Driving a taxi in Greece isn't the most rewarding of professions. Pay is low, shifts are long, and the driving is difficult, so it's not always possible to find a cheerful driver who has your best interests at heart. One common problem tourists face in Athens is not having enough small bills and change to make payments. Drivers do not always carry change and you can wind up overpaying if you can't get change at a nearby store.
There have been reports of travel scams involving cab drivers here that are also common in other parts of the world. One common ploy is to claim that the passenger's chosen restaurant or hotel destination is sub-standard or even closed. Instead, you'll be taken to a place where the driver receives a kickback from your business.Continue to 8 of 8 below.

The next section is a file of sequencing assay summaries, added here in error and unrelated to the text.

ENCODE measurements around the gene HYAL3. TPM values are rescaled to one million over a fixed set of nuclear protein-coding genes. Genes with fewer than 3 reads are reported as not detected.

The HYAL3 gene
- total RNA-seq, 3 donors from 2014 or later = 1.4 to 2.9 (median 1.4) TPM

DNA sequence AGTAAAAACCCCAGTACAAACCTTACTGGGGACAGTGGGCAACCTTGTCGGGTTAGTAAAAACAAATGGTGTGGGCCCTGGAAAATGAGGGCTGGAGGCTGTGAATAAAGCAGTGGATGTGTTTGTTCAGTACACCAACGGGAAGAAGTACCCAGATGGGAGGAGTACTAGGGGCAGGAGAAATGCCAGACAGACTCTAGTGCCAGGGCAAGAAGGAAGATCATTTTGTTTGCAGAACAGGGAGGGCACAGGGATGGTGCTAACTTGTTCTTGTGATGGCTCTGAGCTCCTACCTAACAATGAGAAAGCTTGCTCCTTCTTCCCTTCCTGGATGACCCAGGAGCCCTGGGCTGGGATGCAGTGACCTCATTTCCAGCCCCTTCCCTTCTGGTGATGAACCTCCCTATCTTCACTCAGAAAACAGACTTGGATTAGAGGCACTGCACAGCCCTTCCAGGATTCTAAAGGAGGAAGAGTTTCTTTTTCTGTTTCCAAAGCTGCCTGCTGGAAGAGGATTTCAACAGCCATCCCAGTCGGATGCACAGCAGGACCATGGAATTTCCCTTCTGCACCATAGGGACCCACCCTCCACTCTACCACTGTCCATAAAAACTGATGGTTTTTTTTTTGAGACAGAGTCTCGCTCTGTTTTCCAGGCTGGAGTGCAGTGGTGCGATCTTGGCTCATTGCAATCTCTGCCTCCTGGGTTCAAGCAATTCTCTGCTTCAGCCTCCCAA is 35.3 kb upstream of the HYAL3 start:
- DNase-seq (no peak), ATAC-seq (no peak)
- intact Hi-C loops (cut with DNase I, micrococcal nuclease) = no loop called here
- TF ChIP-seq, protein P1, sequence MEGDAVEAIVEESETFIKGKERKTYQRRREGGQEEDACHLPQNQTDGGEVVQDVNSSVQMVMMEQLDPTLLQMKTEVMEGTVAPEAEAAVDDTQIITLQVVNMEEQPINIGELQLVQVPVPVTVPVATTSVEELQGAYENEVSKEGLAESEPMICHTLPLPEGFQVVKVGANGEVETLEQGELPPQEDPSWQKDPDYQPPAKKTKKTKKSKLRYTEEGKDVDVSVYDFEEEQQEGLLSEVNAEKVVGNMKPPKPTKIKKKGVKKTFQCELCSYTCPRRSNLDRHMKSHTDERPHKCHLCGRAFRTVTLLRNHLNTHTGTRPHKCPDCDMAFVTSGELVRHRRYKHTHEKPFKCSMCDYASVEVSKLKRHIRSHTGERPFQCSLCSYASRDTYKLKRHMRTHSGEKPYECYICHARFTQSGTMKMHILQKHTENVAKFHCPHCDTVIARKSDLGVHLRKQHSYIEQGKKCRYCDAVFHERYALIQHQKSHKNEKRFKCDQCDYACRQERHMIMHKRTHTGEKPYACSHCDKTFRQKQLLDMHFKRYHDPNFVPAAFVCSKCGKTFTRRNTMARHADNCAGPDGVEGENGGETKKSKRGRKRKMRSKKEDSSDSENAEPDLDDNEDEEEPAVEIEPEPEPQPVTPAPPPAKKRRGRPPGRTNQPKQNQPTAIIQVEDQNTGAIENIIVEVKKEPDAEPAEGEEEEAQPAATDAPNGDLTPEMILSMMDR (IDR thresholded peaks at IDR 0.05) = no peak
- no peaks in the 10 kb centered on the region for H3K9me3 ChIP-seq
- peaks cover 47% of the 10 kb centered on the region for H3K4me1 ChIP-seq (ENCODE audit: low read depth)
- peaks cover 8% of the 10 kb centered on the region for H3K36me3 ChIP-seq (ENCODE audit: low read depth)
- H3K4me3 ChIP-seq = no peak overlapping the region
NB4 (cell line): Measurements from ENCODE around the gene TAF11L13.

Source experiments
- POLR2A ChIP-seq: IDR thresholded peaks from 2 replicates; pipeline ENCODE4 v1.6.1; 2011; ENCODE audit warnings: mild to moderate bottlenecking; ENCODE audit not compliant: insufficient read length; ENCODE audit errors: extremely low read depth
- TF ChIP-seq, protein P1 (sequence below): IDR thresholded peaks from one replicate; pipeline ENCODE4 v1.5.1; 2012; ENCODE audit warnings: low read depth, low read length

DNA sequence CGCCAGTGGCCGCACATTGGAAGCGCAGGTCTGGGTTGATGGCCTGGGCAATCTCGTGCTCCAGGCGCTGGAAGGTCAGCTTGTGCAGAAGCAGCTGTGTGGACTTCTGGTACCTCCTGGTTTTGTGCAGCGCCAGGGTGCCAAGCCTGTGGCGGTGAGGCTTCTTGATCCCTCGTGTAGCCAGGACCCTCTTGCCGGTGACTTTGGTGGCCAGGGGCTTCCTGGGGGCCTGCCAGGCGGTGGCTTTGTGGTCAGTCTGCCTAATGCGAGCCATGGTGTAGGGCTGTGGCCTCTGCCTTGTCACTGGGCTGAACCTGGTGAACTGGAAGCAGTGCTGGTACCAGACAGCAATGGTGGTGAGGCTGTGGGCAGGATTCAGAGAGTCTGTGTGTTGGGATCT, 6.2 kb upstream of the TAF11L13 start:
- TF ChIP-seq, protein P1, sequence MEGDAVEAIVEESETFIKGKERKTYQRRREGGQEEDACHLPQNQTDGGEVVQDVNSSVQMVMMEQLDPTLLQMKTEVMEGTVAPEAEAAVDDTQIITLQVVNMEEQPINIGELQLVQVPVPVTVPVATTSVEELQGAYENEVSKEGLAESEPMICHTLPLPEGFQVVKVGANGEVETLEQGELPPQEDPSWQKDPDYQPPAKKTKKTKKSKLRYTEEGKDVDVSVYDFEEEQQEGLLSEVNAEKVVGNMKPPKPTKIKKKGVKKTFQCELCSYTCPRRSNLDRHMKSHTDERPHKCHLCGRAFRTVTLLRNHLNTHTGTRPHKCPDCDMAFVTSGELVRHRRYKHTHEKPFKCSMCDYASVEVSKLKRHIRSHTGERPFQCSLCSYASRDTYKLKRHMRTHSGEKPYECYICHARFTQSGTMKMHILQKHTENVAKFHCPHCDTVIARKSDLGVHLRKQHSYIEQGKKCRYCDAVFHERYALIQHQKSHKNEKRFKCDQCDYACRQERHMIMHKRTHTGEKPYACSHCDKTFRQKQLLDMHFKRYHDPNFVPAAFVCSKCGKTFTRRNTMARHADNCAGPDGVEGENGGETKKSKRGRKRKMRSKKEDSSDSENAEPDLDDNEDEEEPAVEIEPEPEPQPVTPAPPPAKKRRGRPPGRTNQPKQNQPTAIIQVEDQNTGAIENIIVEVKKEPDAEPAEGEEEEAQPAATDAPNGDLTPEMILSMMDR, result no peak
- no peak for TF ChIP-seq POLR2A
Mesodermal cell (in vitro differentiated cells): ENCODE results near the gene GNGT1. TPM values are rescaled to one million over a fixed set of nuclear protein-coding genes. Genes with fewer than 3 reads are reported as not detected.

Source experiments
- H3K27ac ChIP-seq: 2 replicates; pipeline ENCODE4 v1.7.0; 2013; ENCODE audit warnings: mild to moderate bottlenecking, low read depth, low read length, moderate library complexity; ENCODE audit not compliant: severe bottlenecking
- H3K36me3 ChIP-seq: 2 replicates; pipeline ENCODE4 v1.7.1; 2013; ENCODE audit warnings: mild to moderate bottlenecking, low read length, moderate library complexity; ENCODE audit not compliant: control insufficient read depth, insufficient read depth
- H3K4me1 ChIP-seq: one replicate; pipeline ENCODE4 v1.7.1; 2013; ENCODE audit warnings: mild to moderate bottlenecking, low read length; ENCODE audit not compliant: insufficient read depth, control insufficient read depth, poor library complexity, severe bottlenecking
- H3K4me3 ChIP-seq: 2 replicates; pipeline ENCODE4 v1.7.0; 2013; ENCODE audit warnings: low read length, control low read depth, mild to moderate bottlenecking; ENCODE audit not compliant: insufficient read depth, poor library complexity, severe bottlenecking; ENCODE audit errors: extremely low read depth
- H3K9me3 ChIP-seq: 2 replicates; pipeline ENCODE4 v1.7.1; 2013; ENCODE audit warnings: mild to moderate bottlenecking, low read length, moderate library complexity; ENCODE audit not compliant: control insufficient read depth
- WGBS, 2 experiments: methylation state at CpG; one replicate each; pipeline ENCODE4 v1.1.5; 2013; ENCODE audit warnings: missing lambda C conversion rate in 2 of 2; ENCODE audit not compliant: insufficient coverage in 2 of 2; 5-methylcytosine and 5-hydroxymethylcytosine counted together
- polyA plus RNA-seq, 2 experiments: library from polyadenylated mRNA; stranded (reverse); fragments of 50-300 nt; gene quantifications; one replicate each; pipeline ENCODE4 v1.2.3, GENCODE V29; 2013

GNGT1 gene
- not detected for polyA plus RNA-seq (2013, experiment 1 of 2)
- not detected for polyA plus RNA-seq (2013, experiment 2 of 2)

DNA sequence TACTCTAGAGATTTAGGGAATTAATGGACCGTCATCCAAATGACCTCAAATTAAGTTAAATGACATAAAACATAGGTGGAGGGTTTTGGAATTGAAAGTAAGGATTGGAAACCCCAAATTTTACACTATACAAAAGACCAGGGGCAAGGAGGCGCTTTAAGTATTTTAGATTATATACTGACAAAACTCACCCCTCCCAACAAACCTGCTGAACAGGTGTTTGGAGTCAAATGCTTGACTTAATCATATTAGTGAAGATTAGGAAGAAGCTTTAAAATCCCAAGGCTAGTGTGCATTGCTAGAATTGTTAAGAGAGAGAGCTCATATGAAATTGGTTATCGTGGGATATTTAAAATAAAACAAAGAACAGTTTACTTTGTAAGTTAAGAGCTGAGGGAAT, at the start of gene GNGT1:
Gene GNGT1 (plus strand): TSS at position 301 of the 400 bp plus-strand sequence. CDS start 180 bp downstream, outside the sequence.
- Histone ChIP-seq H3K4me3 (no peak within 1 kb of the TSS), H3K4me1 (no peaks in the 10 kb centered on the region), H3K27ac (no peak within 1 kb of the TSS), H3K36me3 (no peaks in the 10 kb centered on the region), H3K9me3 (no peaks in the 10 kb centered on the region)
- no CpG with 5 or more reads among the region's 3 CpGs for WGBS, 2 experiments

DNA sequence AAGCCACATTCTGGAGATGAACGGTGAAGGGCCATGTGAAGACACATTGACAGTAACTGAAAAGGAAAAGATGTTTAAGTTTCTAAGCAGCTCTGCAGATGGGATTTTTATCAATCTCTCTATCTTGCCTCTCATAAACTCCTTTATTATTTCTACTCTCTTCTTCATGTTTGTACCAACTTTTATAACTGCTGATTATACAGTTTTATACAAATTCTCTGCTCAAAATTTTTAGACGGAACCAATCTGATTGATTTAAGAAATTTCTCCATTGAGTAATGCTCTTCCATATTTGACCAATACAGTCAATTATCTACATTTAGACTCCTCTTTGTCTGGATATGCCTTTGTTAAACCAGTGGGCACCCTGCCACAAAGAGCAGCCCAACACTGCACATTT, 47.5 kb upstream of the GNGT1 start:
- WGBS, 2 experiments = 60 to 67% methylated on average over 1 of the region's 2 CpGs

08 of 08
Neglecting Famous Sites in Nearby Turkey
The excavation at ancient Ephesus can be reached by putting into the port of Kusadasi. Connections are possible from Rhodes and other Greek islands. If this can be added to your itinerary, you will be grateful for the extra effort to get there. Ephesus was once the fourth-largest city in the world with more than 250,000 people. Its magnificent multistory library is a sight you'll never forget.
Beyond Ephesus, you can visit open-air markets and see carpet weavers and leather workers engaged in their time-honored work. Beware of the sometimes high-pressure sales pitches you'll encounter to buy their products, but enjoy a day or two in Turkey if it fits your itinerary for a visit to Greece.